The Madison Square Garden Company, owner of Radio City Music Hall and the Rockettes, says that participation in Donald Trump’s inaugural ceremonies is voluntary. This contradicts an email sent by the Rockettes’ union, the American Guild of Variety Artists, that warned dancers that boycotting the event was “invalid.”
The parent company of the Rockettes said Friday that participation in President-elect Donald Trump’s inauguration, which had reportedly been protested by at least one dancer when it was announced Thursday, was “voluntary,” contradicting earlier reports.
The Madison Square Garden Company, of which the Rockettes are a part, told The Hollywood Reporter Friday morning that dancers “must voluntarily sign up and are never told they have to perform at a particular event, including the inaugural. It is always their choice.”“In fact,” the statement continued, “for the coming inauguration, we had more Rockettes request to participate than we have slots available. We eagerly await the inaugural celebrations.”
That statement seems to contradict an email reported by BroadwayWorld, an industry publication, on Thursday. In it, an unnamed high-ranking administrative member of the union representing the Rockettes known as the American Guild of Variety Artists acknowledged reported protests by at least one member of the group, but said that dancers had to perform and were contractually required to do so.
“We have been made aware of what is going on Facebook and other social media, however, this does not change anything unless Radio City has a change of heart,” an email from the unnamed union official reads in part, according to a report in BroadWay world, an entertainment industry publication.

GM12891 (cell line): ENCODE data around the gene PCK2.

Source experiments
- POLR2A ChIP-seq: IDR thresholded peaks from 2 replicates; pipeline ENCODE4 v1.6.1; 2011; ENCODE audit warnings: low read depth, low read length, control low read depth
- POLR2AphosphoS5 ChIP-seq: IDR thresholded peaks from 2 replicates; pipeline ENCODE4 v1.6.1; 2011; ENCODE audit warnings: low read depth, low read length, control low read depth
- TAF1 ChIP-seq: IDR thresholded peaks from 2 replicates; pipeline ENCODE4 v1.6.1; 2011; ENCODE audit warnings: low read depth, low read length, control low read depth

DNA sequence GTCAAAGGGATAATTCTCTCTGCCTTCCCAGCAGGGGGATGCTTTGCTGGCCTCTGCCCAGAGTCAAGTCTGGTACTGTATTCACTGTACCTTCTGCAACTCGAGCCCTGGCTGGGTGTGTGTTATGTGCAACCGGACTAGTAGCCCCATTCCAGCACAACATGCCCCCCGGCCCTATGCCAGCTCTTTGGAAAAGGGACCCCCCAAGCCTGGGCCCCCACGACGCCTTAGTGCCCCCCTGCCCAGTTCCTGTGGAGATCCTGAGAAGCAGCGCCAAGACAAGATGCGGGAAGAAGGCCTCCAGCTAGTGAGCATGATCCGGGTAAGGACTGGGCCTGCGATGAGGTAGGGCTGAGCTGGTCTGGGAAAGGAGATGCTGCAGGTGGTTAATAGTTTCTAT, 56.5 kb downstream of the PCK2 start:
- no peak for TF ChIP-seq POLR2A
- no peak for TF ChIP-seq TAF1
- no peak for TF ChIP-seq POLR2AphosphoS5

“If you are not full time, you do not have to sign up to do this work. If you are full time, you are obligated,” it added later.
Representatives for the American Guild of Variety Artists and The Madison Square Garden Company did not immediately respond to TPM’s request for comment for this story.
On Thursday, Amanda Duarte, a producer and commentator, claimed on her Facebook page that “Most of the Rockettes do not want to perform at the inauguration.”
Noting that their union would require them to perform anyways, Duarte added: “It’s perfect, actually. What could be more fitting for this inauguration than forcing a group of women to do something with their bodies against their will?”
I tend to give more credence to MSG’s claim that more dancers than they had slots for volunteered to perform than one dancer’s observation that most of the women were being forced against their will to participate. Most people—Rockettes included—don’t care that much (or know that much) about politics and it would seem to be a no-brainer that most dancers would jump at the chance to participate in such an historic event.
Besides, MSG is a New York-based sports and entertainment conglomerate with a huge chunk of its business depending on residents of the city and surrounding suburbs to patronize its events. It’s not surprising that in one of the most liberal enclaves in America they would give dancers the option of opting out of the event—especially since they apparently have more than enough performers to put on an excellent show.